It is no discredit to his memory to say that four years ago many an anxious heart trembled for the strength of the untried arm that was to pilot the ship of state in her perilous course against the head winds already whistling through her, canvass, and over the breakers even then angrily hurling themselves athwart her pathway. The farmer boy, the rail splitter, the flat boatman, the humble western lawyer, would he stand unaffrighted when the shock of war should come and he should know not friend from foe, and his enemies should be they of his own household ? How needless were our fears! Of just such rugged material are heroes made. When the storm burst in all its fury, when the heavens hurled their doom in thunderbolts and lightning flashes, which fell, not harmless, as thousands of known and unknown graves and the countless host of broken lives and mourning hearthstones will attest, but impotent to work the evil they sought, he for whom our fears were marshalled in dread array stood undaunted amid the smoking ruins. From that hour to this, our trust has never for a single moment faltered nor sought any other source of support.
How wise and conciliatory were the offers of pardon he tendered to the rebellious states during the first year of the war, yet how firmly again and again was the determination repeated to forcibly subdue them if they would not peacefully return to their allegiance. The hand held out to the penitent proffered the gentle clasp of a friend, but the finger tightening around the heart of the traitor had the hardness of steel. Futile was each generous appeal, and futile he doubtless felt they would be, but they were the fitting expressions of that thoughtful care for friends, and boundless magnanimity to foes, which would have provided for the safety of the loyal by the same humane measure which would instigate the punishment of the disloyal. It was this broad humanity more than anything else except the purity of his motives, and the rare simplicity of his nature, which endeared him to the hearts of his countrymen. The same clemency that marked the first acts of his official life characterized them until the day of his death. Even when the fatal bullet was being made ready for its unconscious victim, his noble heart was busy planning and providing for the future welfare of his enemies. Even when the brutal plot that terminated his existence was in process of completion, he was seeking the guidance of heaven, and the assistance of the best counsels of the nation to enable him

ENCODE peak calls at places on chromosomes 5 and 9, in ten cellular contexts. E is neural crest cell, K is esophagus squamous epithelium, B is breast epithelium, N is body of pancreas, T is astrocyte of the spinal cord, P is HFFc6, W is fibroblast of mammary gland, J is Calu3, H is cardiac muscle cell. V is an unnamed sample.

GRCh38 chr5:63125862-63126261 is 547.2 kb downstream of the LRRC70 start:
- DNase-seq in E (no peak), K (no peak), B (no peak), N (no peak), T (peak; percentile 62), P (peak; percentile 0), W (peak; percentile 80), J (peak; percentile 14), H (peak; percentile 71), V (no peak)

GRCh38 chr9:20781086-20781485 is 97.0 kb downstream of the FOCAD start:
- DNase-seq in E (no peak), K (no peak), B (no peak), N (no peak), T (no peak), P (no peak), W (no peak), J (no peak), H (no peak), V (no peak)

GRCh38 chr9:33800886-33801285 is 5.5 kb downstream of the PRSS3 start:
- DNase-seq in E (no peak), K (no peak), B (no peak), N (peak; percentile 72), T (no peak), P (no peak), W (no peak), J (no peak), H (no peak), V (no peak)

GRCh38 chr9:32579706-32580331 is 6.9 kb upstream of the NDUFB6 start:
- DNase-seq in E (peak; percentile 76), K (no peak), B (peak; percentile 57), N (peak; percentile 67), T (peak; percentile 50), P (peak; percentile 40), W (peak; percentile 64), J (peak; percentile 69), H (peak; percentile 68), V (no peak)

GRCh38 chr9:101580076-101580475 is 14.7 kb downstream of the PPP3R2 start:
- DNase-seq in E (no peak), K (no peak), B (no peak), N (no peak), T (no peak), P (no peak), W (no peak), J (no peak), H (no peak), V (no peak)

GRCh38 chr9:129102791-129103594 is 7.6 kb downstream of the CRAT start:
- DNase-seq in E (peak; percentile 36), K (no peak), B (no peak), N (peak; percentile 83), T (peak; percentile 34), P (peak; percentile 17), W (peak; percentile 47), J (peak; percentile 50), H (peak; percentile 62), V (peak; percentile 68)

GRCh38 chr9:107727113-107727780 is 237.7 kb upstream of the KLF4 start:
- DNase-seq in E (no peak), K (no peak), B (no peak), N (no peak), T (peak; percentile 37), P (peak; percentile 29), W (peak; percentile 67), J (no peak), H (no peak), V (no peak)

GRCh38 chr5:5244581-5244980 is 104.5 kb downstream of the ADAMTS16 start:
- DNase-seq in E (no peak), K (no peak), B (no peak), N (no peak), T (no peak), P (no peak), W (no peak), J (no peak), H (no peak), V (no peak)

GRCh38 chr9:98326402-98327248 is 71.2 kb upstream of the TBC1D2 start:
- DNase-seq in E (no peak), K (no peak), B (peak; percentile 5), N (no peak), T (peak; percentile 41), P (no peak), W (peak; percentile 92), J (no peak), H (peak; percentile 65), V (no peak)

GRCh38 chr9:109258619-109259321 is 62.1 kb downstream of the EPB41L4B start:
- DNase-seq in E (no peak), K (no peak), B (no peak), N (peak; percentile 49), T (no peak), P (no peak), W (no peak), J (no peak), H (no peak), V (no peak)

to decide how far consistently with his duty as the dispenser of righteous punishment, he could exercise the power of restoring to their olden privileges the misguided foes of the country their madness so nearly destroyed.
Oh, when shall we see his like again? There has no good thing ever been spoken of any man living or dead which may not truly be said of him. What if the casket were plain and unpolished ? The jewel it enclosed was as pure as the Mountain of Light. Firm, yet gentle; severe, yet just; inflexible in the right, yet never obstinate in the wrong; pure minded, unselfish; grateful to his friends; magnanimous to his foes; true to himself and true to his country; so might we go on enumerating his virtues, and still leave some grace of spirit unmentioned though the catalogue were never so long. “Honest Abe,” homely though the title may be, there was never a truer one bestowed upon man, or one more surely destined to immortality. When they who have spoken ill of him are the dust of the earth; when his maligners are mouldering in their forgotten graves; when oblivion rests upon the memory of those who heaped sorrow upon his head; when they who wrought his destruction are remembered only with loathing, and their names uttered with a shudder, then side by side with that of George Washington will the unsullied name of Abraham Lincoln be written, and while the one remains the great and good Father of his Country,